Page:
"Grants are set up in a way to where they can be used very flexibly in order to help students recover," Chancellor John Sharp told our sister station KAGS in College Station. "During Hurricane Harvey, we used it to pay tuition. We used to buy books, to replace books, to replace clothes, all kinds of things like that."
Sharp says the funds will now be used to pay for tuition and certain living expenses for the school's Ukrainian students.
"What it takes to make sure that these Ukrainian students are able to stay in school," Sharp said.
The university says the funds will be given to those students beginning next semester.
So far, they've identified at least 14 students from the Ukraine that are eligible for the financial support, but the university says that number is likely to increase as more students are identified.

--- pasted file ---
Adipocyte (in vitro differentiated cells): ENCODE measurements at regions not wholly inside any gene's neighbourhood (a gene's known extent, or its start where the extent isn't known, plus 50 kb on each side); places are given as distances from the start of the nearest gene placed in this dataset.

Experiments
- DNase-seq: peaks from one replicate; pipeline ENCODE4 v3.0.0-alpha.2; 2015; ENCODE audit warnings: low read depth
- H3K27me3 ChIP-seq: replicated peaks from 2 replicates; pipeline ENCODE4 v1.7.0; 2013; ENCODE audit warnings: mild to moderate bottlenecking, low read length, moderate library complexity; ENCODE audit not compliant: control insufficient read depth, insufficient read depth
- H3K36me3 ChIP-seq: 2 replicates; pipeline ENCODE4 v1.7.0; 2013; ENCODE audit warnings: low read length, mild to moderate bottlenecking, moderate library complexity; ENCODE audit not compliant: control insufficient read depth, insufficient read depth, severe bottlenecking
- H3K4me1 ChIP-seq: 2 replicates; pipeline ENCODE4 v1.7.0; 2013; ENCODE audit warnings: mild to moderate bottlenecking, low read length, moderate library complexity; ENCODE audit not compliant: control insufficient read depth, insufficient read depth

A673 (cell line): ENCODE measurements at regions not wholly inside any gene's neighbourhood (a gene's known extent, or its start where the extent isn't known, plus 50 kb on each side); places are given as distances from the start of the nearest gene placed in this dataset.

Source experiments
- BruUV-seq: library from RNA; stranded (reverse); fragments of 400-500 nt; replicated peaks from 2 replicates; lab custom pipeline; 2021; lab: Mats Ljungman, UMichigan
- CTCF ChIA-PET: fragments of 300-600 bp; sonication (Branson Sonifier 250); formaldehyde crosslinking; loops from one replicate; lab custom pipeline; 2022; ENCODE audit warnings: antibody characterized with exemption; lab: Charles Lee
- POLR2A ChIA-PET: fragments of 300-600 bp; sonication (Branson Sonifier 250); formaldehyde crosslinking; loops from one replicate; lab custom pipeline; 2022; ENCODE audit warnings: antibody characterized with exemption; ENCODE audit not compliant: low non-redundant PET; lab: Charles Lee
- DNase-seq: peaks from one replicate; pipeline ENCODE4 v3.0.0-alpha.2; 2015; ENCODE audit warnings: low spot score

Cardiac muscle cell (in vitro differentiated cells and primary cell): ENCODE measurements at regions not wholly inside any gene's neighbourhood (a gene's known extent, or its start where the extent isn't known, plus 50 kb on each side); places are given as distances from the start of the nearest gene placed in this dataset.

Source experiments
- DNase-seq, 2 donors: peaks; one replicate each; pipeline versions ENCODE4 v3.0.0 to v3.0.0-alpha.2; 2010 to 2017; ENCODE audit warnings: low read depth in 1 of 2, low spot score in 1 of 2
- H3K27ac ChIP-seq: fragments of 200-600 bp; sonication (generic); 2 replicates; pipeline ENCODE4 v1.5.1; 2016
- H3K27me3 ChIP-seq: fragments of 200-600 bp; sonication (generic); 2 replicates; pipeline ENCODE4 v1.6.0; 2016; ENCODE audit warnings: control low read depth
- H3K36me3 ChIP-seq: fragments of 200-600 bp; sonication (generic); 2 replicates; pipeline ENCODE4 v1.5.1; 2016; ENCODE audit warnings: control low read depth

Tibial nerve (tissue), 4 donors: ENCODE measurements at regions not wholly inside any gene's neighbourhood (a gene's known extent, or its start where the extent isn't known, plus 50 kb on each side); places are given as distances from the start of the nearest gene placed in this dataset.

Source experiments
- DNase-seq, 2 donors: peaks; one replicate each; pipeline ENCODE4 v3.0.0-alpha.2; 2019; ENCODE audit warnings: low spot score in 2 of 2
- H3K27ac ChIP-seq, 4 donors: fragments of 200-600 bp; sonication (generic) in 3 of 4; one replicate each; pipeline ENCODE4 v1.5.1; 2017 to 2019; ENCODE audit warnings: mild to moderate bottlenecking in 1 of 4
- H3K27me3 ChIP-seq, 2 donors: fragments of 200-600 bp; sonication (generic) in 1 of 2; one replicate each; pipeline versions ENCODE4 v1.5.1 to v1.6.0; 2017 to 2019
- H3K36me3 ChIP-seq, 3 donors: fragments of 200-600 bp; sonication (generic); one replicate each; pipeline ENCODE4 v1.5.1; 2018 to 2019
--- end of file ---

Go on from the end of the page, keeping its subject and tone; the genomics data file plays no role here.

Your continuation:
In addition to the grant for Ukrainian students, Sharp says that Texas A&M also cut all ties with Russia.
"The first thing we did was broke all ties with Russia," Sharp said. "We had some research contracts, we terminated those. We terminated all collaboration of any kind with any Russian university or any contact by our university, with anything and in Russia."
The university says they will also open facilities for displaced professors and students from the Ukraine to continue their research.